Git State

git reset –soft

One thing I didn’t tell you is that you can indicate a commit to do the reset. That will first update the HEAD to the given commit and if we use --soft it will be all that it would do.

Git State

Summing up, it will first update the HEAD to the given commit, if --mixed it will also update the Index or it will also update the working directory if we use --hard.

git clean

This command is useful to remove those files that are not tracked, as an example, we can imagine adding a wrong file and we want to clean up the working directory. We can also use -x option to remove those files that are ignored (.gitignore), which is useful to remove bin folders for example.

Git Clean

git revert

Last, but not least, git revert. All the options we’ve looked at so far just erase changes we did, without recording the action itself. This command is different, this command allows us to revert changes already committed, without changing the history of repository, but adding a new commit with the revert.

I can think of one good reason to use this command, imagine that we introduce a change with performance issues. We want to revert that change, but we want to keep that revert in our repository, to explain why we did it and because the history should tell the life story of a repository. However, if we find ourselves using git revert too often before a release, we might need to change our workflow.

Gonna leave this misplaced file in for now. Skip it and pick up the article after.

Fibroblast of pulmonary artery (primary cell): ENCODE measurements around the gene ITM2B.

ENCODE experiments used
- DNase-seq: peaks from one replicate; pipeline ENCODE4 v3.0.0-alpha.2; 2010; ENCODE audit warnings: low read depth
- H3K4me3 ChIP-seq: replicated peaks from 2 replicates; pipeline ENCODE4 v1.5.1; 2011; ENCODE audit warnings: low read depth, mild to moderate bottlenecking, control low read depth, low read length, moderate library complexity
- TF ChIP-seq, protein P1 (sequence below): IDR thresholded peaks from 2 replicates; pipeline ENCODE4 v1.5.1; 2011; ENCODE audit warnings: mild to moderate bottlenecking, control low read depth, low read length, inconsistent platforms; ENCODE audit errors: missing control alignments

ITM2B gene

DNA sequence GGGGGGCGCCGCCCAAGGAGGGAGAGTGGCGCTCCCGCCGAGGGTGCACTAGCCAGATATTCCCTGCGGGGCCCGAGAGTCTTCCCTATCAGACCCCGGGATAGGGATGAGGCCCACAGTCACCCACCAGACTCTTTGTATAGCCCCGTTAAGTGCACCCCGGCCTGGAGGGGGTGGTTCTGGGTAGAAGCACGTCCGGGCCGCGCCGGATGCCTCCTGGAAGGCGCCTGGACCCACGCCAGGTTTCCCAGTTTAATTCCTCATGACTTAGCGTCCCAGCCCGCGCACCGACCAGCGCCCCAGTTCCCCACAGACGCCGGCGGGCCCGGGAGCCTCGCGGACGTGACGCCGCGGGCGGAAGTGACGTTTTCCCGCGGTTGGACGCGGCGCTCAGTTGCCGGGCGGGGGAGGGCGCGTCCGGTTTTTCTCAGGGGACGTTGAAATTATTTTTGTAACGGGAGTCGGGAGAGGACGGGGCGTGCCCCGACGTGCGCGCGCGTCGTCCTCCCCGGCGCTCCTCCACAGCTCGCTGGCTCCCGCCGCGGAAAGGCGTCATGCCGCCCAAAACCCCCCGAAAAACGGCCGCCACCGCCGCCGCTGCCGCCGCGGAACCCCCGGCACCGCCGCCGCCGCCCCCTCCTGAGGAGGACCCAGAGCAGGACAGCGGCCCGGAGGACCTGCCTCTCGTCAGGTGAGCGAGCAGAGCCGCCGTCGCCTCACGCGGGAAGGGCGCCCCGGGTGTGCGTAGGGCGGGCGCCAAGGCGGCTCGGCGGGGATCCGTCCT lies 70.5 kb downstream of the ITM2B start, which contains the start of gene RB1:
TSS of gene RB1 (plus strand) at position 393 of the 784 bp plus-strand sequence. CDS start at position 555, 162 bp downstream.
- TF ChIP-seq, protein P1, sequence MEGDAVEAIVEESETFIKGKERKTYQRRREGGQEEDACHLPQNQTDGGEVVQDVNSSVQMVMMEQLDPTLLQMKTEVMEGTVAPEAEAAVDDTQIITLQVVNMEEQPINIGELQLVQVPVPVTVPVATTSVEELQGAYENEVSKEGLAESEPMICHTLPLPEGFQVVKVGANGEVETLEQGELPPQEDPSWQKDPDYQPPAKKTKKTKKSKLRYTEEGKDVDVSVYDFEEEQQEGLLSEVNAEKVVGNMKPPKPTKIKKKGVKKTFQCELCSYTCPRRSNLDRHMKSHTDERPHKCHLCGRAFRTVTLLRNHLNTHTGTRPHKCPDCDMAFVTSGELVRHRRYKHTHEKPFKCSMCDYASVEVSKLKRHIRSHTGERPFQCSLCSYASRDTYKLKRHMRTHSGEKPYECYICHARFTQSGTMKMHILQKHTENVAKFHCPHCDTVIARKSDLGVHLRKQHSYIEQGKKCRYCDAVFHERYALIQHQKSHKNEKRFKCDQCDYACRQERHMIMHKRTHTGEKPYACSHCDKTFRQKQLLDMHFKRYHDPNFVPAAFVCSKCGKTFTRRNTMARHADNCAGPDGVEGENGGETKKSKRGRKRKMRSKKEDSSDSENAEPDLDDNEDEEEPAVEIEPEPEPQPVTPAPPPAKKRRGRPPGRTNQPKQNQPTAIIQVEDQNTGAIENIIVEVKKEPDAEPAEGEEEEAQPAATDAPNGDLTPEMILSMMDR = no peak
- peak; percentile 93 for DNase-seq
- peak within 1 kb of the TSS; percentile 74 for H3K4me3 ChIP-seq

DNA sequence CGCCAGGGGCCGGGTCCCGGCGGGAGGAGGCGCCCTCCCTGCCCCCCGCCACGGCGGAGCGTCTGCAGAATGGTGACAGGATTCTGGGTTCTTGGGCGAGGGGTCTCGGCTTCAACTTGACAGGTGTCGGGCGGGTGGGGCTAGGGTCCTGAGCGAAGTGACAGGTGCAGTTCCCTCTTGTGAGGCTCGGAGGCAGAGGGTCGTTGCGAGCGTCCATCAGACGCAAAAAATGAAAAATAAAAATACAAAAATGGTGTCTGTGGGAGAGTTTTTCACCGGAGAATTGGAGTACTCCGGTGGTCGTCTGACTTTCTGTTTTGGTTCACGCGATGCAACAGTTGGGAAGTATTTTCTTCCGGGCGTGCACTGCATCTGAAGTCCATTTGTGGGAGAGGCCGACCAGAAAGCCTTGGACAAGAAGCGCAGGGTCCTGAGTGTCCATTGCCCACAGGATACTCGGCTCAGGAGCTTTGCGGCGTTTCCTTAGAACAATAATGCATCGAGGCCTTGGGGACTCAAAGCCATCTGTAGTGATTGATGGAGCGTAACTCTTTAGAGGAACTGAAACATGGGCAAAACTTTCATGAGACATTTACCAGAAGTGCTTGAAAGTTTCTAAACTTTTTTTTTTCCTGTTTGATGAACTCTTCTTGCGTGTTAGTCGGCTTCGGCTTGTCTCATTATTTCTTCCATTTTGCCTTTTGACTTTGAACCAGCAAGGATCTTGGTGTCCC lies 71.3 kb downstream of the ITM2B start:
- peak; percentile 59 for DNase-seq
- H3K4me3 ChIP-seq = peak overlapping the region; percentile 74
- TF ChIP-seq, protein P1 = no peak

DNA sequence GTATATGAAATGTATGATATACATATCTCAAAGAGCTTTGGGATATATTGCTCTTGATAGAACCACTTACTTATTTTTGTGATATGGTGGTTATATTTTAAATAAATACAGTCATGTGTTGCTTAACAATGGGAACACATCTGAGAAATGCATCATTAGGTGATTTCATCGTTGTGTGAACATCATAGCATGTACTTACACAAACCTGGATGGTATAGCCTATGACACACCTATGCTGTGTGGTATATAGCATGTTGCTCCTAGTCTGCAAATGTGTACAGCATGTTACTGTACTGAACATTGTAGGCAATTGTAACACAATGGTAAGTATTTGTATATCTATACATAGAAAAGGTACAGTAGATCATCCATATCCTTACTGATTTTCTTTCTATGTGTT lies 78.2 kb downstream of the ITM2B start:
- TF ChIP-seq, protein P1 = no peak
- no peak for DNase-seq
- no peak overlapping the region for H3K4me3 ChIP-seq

I will use the revert to remove the changes I did on commit e03d1e9. git revert e03d1e9 and it will ask me for a commit message and I will use something like

    Revert "New change to the add_new_file"

    After starting the canary release, we started noticing some performance issues with
    this change.

    This reverts commit e03d1e99a9210a1fb6d26ceb1fce93f0e795f4a6.

After I save it, if I go to git log I will see my new commit there.

→ git log --pretty=format:"%h %an: %s"
0dbcaef Bruno Costa: Revert "New change to the add_new_file"
e03d1e9 Bruno Costa: New change to the add_new_file
c5c7ae4 Bruno Costa: Add new file
de4fc88 Bruno Costa: Add README

Trying to translate it into an image, it would be something like this:

Git Revert

I hope you enjoyed the article, if you have any questions or suggestions, feel free to comment. Thanks!